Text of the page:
Why the 40/60 COVID Church Is Here to Stay

The pandemic has permanently shifted the way we think about in-person and online church attendance.

I believe the 40/60 COVID church is here to stay.

What is the 40/60 COVID church?

It is the church that has been birthed out of the COVID season we just walked through. It means 40% of your people will attend consistently in person and 60% of your people will attend the platforms of your online location.

We (Vanguard Church in Colorado Springs) started our online location four years ago before COVID was an issue. At the time, when we launched it, it was for the purpose of those who could not attend service with us locally but who wanted to stay connected with us after moving away. We are a huge military town, and our city sees a roughly one-third turnover every three years.

For the past three or four years our pastoral leadership team and elder board have been discussing how we should view the online community. Here were the three options we were considering: 1) an alternative to attending in person 2) an option when you can’t attend 3) a location like our other in-person locations.

After a couple of years of debating it, about six months before COVID hit, we decided at our annual pastoral/elder retreat that we were going to move toward making our online community a location, not an option, and not an alternative when you can’t attend, but a legitimate location like our in-person locations.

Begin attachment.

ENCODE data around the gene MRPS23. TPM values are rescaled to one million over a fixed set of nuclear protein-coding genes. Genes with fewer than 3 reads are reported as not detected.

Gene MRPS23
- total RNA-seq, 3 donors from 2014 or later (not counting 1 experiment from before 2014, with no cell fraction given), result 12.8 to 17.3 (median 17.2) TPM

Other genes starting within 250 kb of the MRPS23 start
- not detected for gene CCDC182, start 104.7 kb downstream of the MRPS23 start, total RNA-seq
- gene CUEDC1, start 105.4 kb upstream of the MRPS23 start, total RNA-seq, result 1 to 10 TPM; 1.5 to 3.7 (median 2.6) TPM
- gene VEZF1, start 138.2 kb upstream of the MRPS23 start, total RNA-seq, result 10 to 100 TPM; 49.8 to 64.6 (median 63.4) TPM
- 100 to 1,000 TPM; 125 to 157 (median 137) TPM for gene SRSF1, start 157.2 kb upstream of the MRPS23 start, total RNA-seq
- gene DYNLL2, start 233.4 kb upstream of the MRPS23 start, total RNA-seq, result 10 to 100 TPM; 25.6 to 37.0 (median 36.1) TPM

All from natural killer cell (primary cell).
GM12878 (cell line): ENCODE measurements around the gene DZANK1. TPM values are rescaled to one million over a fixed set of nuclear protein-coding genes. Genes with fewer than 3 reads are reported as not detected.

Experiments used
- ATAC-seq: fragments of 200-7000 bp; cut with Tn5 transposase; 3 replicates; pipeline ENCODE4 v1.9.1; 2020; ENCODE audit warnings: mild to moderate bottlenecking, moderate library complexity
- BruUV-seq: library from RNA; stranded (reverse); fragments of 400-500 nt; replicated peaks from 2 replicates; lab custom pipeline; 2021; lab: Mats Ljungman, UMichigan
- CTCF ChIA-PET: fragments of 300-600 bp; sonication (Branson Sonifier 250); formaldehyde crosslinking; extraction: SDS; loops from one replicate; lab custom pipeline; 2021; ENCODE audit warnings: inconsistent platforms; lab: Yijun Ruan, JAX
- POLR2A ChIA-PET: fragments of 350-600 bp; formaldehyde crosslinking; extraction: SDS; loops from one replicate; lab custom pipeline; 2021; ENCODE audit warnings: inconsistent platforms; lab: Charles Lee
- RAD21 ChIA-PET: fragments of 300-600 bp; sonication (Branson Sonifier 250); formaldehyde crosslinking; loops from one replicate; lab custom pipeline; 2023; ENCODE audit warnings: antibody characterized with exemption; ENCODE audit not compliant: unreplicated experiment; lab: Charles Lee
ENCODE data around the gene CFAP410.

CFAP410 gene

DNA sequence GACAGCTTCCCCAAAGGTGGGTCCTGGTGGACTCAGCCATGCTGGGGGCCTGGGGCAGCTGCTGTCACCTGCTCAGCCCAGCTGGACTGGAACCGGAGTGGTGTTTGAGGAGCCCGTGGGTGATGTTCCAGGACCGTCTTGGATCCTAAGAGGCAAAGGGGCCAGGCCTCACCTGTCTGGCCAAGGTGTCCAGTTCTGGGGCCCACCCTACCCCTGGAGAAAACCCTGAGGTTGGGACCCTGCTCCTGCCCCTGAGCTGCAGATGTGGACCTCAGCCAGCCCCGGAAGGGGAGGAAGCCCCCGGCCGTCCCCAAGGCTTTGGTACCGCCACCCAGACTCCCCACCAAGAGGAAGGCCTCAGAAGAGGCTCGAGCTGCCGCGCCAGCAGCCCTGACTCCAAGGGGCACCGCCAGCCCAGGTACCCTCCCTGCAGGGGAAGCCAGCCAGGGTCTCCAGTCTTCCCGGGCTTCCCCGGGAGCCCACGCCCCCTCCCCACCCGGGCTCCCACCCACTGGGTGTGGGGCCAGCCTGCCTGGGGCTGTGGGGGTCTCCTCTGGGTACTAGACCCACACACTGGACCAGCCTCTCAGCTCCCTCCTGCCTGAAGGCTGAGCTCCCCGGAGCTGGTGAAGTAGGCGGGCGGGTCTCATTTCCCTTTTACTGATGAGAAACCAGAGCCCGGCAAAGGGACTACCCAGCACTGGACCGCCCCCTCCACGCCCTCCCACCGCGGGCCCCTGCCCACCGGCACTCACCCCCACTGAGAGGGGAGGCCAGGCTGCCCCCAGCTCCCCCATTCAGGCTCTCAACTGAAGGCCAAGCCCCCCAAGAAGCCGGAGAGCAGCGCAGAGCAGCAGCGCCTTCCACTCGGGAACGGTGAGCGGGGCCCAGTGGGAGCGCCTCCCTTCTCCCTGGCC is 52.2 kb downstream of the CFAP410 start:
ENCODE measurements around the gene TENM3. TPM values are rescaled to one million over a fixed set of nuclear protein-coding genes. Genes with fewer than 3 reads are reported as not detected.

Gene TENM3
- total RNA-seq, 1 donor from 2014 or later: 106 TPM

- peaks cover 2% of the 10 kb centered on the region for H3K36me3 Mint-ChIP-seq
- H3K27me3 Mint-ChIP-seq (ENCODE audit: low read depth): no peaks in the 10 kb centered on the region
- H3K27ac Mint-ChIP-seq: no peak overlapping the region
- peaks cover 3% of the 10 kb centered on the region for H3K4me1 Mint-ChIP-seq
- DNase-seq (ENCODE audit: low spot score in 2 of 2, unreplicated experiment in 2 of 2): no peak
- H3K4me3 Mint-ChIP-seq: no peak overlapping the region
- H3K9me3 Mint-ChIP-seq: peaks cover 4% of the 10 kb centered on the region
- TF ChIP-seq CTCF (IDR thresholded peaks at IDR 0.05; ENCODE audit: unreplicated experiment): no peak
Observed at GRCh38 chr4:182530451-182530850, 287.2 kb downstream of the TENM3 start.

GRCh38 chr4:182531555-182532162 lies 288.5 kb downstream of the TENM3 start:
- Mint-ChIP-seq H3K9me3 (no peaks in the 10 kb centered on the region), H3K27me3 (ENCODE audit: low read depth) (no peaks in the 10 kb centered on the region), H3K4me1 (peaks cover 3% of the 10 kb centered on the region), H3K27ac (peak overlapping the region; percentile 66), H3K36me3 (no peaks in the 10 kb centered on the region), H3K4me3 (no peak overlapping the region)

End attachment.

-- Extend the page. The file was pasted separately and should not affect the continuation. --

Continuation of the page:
What does this mean? It means we would work toward: 1) staffing with administrators and pastors, 2) encourage people to attend the online consistently, 3) encourage our people to become virtual evangelists, 4) grow people’s awareness of the need to give to the ministry through it, 5) create a discipleship process, 6) look for ways to care for those who attend, 7) invite them to start life groups or join some type of ongoing connection group either virtually or in their particular area, 8) provide our online attendees a way to connect with us and get the help they need.

After making these decisions, then COVID hit in March of 2020 and we went from in-person and online services to exclusively online services for months. COVID accelerated our process. Like many, we upgraded our online equipment and worked to make it a better experience online. Eventually we were able to go back to in-person services in June of 2020, but what we noticed after restarting our services is that many of our people did not return and still haven’t.

From June to December, we saw a steady participation of 40% of our people coming to in-person services and 60% of our people still attending online. As we neared Christmas week, we hosted in-person Christmas Eve services. Our church averages about 1,000 people in attendance. From June to December, we saw roughly 400 people attend in person and 600 people attend online on average. Our church has about 3,000 to 4,000 people who consider Vanguard their church home and attend a minimum of a couple of times a year.